But Drew disappointingly repeated one of the dumber pieces of neglect of which her fellow journalists were guilty. She describes how the bill was cut from $825 billion to $787 billion. Watch what comes after:

Specter insisted that the final bill go no higher than $789 billion (later adjusted to $787 billion), even as he demanded $6.5 million more for cancer research (Specter has cancer). Thus, most unusually, the final amount was less than that voted for in either the Senate or the House (who normally compromise their differences in a final bill). Obama got about as much money for the stimulus bill as the political traffic would bear. [my emphasis]
Our press corps was apparently so bored with all these budget numbers - or so lacking in ability to understand them - that most of them didn't seem to find it odd that the House had a higher amount when they first passed the bill, the Senate passed a lower amount, and the final compromise bill that was negotiated was even smaller. Drew at least managed to notice in passing that this was at least a bit out of the ordinary: the two Houses "normally compromise their differences in a final bill", she writes. But she didn't feel moved to actually explain that quite unusual circumstance to us in this important case.

Now this is an interesting series of judgments and assumptions:

A highly troubling result of the fight over the stimulus bill is that it could make getting another one - which might well be needed - through Congress extremely difficult. To show fiscal prudence, while the stimulus bill was being considered, Obama announced he'd hold a "fiscal responsibility summit" and would take on the problem of entitlements. (Later, he proposed to cut the budget deficit in half in four years, in part by winding down the war in Iraq and in part by allowing Bush's tax cuts for the wealthy to expire in 2011. None of this will be easy.) His address on February 24 mixed a stern reckoning of the failures of responsibility that had led the country to "difficult and uncertain times" with a call "to act boldly and wisely." His agenda included a program of caps on carbon pollution and more investment in alternative sources of energy; health care reform (but not universal coverage); a call for at least one year of higher education for everyone; and rewards for teacher performance (highly controversial in his own party).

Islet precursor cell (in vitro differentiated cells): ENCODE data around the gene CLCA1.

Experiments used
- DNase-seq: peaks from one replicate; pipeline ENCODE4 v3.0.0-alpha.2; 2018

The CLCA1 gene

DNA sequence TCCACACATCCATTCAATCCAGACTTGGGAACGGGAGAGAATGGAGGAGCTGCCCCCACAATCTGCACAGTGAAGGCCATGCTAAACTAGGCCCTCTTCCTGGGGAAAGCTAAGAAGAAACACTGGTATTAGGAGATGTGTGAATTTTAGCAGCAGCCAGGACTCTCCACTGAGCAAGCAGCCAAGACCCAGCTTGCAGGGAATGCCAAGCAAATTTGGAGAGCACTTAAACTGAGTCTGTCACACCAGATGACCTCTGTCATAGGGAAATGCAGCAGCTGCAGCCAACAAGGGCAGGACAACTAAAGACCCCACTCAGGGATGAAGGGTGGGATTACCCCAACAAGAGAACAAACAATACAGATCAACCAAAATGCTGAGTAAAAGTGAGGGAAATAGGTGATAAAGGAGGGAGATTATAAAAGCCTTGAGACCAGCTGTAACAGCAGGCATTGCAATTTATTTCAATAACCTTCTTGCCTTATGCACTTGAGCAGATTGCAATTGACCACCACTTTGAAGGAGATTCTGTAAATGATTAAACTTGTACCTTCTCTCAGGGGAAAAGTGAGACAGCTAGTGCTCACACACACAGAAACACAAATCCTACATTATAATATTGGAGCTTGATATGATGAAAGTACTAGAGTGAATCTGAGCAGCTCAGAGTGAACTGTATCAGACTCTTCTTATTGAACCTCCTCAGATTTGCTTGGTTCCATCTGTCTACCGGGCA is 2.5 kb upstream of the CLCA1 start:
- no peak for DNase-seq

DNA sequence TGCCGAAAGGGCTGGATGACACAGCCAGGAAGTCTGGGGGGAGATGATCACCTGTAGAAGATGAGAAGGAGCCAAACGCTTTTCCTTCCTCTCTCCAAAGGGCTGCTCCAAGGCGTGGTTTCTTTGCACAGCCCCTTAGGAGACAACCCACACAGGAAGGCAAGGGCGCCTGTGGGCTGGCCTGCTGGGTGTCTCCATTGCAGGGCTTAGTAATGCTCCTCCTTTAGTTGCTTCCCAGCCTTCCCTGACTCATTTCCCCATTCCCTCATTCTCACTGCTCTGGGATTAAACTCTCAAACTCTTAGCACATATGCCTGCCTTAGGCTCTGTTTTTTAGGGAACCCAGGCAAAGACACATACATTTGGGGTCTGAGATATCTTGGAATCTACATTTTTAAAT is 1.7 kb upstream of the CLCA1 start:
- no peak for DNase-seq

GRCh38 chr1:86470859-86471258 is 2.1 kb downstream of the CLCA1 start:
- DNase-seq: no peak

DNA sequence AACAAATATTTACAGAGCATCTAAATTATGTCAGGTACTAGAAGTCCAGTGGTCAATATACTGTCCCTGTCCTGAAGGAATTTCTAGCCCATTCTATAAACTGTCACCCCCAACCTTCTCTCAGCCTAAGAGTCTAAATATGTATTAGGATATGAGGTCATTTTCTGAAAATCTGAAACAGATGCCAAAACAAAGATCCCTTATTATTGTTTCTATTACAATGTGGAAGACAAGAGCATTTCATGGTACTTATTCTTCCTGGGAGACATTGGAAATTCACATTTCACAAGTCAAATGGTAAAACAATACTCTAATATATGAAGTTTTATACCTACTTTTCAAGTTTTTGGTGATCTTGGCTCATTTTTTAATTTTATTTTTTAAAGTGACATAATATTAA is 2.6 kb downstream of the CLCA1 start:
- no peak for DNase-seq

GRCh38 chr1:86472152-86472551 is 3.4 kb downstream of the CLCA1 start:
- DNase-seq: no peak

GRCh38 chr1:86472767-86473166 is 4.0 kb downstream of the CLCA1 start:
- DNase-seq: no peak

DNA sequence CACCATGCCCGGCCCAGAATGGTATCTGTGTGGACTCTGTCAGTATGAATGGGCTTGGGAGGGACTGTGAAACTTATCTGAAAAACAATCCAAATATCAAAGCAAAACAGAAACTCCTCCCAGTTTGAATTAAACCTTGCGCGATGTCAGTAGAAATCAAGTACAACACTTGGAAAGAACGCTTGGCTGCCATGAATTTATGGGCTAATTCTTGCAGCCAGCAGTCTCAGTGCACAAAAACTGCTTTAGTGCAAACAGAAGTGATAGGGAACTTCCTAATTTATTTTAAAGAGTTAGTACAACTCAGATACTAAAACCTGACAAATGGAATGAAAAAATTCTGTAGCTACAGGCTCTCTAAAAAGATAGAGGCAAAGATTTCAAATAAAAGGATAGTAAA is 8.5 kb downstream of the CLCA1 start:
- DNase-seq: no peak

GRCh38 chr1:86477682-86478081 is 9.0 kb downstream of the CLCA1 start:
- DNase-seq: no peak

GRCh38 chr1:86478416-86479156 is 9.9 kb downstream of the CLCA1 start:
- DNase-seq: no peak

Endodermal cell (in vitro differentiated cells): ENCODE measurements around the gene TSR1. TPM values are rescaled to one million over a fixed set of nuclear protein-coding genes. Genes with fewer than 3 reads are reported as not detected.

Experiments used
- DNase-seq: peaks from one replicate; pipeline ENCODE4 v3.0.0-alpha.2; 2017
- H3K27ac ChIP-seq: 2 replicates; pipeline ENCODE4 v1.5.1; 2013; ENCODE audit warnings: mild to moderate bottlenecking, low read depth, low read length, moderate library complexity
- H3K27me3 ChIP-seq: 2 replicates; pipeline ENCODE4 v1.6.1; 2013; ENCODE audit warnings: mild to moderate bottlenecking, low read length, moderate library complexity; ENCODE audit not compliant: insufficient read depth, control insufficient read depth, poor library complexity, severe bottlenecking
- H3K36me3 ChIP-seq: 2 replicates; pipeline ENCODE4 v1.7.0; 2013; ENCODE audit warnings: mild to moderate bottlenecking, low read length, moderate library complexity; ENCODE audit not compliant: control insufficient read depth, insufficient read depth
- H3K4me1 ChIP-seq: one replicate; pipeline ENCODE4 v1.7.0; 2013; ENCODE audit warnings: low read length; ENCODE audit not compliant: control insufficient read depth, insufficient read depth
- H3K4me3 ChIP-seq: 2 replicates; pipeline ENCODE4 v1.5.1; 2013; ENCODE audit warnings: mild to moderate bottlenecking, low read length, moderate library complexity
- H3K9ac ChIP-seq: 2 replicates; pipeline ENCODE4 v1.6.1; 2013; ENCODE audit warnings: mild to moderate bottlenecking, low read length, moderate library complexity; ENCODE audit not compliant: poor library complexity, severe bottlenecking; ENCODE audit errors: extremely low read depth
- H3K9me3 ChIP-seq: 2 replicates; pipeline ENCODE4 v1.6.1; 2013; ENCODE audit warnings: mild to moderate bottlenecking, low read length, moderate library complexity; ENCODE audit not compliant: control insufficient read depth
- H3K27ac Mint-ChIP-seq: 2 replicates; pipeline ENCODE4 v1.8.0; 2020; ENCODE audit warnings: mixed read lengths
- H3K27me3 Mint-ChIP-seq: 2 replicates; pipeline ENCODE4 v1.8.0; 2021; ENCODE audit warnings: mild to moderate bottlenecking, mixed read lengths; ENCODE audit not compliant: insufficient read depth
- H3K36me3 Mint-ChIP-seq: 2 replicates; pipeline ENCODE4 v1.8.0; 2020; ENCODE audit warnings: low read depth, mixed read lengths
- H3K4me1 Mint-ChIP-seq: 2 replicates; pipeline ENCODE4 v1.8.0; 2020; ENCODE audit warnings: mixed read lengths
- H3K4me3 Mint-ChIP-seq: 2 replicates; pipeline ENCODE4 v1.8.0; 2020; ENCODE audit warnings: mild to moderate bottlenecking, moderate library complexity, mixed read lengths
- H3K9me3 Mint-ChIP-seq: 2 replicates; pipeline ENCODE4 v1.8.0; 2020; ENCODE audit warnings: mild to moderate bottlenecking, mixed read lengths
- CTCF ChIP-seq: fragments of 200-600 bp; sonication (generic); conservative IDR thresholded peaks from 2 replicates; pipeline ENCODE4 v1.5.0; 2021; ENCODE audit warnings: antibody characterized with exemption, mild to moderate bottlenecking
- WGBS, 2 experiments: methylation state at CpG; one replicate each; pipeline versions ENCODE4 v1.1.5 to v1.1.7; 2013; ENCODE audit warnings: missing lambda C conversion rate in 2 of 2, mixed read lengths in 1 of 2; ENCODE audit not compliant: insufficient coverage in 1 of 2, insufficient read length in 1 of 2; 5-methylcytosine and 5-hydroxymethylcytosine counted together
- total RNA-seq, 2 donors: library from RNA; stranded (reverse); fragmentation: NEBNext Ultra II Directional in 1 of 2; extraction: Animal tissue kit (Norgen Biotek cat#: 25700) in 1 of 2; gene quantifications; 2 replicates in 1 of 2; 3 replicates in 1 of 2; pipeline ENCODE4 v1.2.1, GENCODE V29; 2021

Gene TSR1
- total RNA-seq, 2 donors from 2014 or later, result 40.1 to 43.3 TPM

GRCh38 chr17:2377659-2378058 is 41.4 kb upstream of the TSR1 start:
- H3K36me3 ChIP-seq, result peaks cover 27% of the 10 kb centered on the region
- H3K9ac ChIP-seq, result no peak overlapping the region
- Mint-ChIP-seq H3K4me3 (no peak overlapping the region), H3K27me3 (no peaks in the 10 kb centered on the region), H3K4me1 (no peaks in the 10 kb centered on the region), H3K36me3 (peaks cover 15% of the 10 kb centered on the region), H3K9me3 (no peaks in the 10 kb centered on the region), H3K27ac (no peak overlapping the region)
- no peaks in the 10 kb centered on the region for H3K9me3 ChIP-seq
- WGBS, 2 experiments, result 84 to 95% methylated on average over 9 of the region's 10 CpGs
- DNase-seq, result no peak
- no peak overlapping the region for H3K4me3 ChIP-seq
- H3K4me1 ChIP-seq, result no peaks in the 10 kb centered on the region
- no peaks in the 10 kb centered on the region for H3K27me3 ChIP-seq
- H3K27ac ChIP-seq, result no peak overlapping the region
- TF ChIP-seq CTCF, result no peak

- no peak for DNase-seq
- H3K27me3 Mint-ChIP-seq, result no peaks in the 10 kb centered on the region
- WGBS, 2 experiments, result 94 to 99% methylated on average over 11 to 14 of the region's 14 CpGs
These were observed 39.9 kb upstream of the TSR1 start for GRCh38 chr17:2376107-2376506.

In his joint address to Congress on February 24, Obama said:

This budget builds on these reforms. It includes an historic commitment to comprehensive health care reform – a down-payment on the principle that we must have quality, affordable health care for every American.
And he mentioned health care several other times during that speech. Not once did he specify it wouldn't be a universal health care plan. He did make that case during the campaign. But not in that speech, and I've seen at least one report suggesting he may go for universal coverage, after all.

But by Drew's Beltway Village reckoning, the fact that Obama got an historic recovery bill passed by Congress, a very expensive one, passed in record time, with substantial majorities in both Houses, and opinion polls showed high approval of him and his recovery bill: this will make it harder for him to pass further stimulus measures!

And, like the other Villagers, she's convinced there's a "growing populist sentiment gripping the country, with many complaining that people who made bad deals shouldn't be bailed out", without bothering to adduce any actual evidence for it. But for the press elite, Rick Santelli mouthing off on CNBC is evidence enough of a populist revolt against Obama and in favor of the plutocrats. Or something like that.

This is a real Heatherish observation:

But one of the conclusions that he and his aides reached after the early, bumpy days was that he should go out on the road more. This is a typical reaction on the part of a president's aides: show him relating to "the people," get outside "the Beltway chatter." Presidents need to maintain popular support in order to get things done, and they draw sustenance from the cheering crowds; it's much more enjoyable than governing.
The idea that actually going out and interacting with groups of the public not screened to be Potemkin events - like most of Bush's were - is actually a part of governing seems not to have occurred to her. He must be doing it because it's more fun.

And she even concludes by scolding Obama for not staying in the Beltway Village nearly enough!

The recent increased amount of presidential travel—to Indiana, Florida, Arizona, and Colorado—may have been another indication that Obama was not particularly happy in the White House, and that 2012 election politics were already on his and his aides' minds. John Dickerson, of Slate, said on Washington Week in Review on February 13 that the President's aides had concluded that it hadn't been helpful for Obama to be seen participating in the give-and-take of Washington, that "that's not what he was elected to do." Yes it is. [my emphasis]
Establishment journalists and pundits luu-uuv talking about the horse race. They're ready to handicap the 2012 Presidential race already.

And this isn't FOX News. It's the New York [Cheney]ing Review of Books! Which is one of my favorite magazines and runs some excellent articles. But here's Elizabeth Drew, tutting and sniffing that Obama isn't staying around the palace attending to his courtiers nearly enough.

This is the kind of drivel we get from even the best of the best of our Establishment press. We can only hope a new and more responsible generations of real journalists take over the business before democracy dies from lack of basic news being provided to the voters.